18. Well said Shoot, it’s also why the film is stronger for not having things like the mummy that Ben sees, the living Paul Bunyon statue, or the giant bird that attacks Mike. Cool on the page, probably silly on the screen.

  19. RE: Bedroom Decor

    In ’89 it was pretty easy to obtain movie one sheets via mail-order from a company called Script City. Personally, I had one-sheets from Pink Floyd: The Wall (the movie), Beat Street, Big Trouble in Little China, and Transylvania 6500. I also made a couple bucks ordering one-sheets for other people.

    With that said, bedroom decor for movie teenagers is something that always drove me a bit crazy. Take any John Hughes movie for example. Every character’s bedroom has it’s walls covered with the coolest, most eclectic shit imaginable, with nary a hot rod, bikini chick, or beer ad to be seen.

  20. I loved this, one of my favourites of the year.

    I read the book a month ago. I felt like this was a take on the source material that made sense. They made it so Pennywise was the weirdest element in the film, whereas in the book he/she is just one of many crazy things in an ongoing extradimensional cosmic war. I think that was the right call for this one, and something they’ll revisit for part 2. I think part two is gonna be weird as hell.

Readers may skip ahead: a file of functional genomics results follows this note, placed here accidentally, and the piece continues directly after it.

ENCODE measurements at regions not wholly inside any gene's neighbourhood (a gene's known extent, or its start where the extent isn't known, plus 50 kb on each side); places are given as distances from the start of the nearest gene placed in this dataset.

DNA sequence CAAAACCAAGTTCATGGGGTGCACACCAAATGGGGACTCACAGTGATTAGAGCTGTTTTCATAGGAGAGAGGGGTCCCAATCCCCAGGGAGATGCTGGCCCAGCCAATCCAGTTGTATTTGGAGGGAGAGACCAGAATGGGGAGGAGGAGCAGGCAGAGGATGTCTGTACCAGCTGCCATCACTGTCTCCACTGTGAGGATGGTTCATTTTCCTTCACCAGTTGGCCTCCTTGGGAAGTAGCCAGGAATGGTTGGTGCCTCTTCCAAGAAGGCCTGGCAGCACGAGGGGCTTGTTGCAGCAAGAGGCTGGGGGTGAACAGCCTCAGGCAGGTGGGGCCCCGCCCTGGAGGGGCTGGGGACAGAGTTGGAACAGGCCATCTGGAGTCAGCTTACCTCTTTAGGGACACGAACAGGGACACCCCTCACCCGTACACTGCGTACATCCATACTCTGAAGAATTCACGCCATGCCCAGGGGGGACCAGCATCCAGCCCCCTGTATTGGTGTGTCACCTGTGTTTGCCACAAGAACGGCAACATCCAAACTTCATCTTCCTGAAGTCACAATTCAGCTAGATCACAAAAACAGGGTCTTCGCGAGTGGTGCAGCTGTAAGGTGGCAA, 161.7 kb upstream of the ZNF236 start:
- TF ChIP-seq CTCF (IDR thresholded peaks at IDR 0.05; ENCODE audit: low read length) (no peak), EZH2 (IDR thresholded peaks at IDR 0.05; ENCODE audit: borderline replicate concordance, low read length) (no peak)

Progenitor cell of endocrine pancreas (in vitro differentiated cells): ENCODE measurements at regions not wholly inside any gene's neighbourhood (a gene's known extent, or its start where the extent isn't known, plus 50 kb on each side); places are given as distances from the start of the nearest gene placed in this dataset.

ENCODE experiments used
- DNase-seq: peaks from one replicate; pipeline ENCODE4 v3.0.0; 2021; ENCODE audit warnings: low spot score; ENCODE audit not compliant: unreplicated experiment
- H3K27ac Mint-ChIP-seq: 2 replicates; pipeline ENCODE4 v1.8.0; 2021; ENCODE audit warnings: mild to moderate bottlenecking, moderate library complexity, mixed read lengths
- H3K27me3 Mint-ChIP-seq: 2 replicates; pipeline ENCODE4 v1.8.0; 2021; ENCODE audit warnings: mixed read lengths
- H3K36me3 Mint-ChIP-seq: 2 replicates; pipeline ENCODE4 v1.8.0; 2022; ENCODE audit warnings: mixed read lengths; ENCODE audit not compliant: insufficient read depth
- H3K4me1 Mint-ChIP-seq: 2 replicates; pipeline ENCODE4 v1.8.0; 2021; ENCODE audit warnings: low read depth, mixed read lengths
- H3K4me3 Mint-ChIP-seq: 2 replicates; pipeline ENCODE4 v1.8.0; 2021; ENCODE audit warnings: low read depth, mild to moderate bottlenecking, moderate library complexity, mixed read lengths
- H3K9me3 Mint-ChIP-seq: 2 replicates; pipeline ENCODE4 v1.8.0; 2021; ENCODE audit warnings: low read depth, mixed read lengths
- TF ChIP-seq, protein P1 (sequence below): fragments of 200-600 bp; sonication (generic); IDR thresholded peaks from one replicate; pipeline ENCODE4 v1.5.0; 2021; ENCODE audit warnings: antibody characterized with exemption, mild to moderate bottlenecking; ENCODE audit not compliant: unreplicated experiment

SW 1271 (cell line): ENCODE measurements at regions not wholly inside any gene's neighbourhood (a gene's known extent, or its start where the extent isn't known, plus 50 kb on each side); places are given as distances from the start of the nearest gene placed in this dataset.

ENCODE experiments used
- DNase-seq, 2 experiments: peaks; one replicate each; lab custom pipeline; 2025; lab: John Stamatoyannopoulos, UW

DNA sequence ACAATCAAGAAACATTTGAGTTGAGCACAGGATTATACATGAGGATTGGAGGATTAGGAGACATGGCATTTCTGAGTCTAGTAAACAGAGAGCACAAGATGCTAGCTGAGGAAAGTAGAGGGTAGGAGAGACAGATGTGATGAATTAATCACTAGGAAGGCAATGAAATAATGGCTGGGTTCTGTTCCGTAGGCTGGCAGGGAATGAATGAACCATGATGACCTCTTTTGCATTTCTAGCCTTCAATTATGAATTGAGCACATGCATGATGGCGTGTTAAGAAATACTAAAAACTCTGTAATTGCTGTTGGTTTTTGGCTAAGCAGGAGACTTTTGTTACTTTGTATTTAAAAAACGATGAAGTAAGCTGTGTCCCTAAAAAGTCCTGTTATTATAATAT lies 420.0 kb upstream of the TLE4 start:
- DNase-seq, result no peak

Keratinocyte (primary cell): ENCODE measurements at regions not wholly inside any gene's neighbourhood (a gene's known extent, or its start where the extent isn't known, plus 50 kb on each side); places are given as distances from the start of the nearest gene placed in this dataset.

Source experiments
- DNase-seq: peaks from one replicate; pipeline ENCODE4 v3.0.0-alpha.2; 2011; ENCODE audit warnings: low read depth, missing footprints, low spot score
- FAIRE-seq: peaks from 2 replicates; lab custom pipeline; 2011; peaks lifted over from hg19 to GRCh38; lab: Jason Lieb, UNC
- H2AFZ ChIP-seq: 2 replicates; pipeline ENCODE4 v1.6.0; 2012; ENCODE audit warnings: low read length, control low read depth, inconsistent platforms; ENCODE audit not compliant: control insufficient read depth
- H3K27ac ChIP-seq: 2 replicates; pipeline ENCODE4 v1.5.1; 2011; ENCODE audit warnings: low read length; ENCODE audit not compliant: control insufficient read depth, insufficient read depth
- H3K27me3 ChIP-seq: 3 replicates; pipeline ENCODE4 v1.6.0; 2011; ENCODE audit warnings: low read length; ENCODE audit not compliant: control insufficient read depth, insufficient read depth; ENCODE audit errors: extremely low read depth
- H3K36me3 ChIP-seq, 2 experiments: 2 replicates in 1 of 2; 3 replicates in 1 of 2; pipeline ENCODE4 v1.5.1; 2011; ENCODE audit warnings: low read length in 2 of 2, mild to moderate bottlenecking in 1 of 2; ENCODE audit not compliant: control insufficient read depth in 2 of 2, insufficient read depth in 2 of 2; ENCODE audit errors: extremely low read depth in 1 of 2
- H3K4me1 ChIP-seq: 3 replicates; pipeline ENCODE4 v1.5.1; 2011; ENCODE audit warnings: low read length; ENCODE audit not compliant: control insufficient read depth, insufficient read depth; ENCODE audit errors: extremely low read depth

I didn’t find it scary, but some of the jump scares were effective. My gf cried, cos it really got to her, so I guess terror really can be subjective. Weirdly tho, for a film I wouldn’t say is scary it really does have some potentially iconic horror images and moments – the headless boy down the stairs is gonna be iconic. Pennywise’s fridge unfolding… iconic. The balloon triangle in the backyard is already touching iconic status. These images are gonna last, and I think the film will too.

    The CGI was amazing in places, bafflingly bad in others. That’s part of it being a 35 million film I guess, as when taken as a whole it looks as good as things that cost three times that. The tower of bodies and stuff in its lair i thought looked incredible. I heard that they’re gonna look to make a 4-hour cut that jumps from the adults to the kids once Part 2 is done, perhaps they will catch some of the CGI in the re-edit.

    In any event, I hope they lock the behind the scenes people down for the sequel. The cinematographer, the set designer, all those people, they did an amazing job.

    I thought they did a good job with Richie too. I love Stephen King but I very rarely find his attempts to be funny or to add humour into his books work. Book Richie is unfunny but all his friends in the book think he’s funny as hell. They flip that around here, and that is a masterstroke IMO. He gets really funny lines, but no one around him acts like the joke really landed, and they usually leave him hanging. That sort of touch turns something funny into something really, really funny.

    The jokes really lift the movie I think – they turn a horror film that isn’t that horrifying into something that seems to balance different tones well, and that becomes its USP. It doesn’t have that lingering, stifling dread that The Shining has, or The Exorcist, but it has something they don’t in return.

    Also the kid doing Eddie did an amazing job, stand-out performance imo. I think the director must really have a touch with actors, cos the ensemble cast here is bafflingly strong. It’s not the sort of film that wins those ensemble cast awards, but whatever does win this year won’t have a cast this good, I bet. I bet you anything.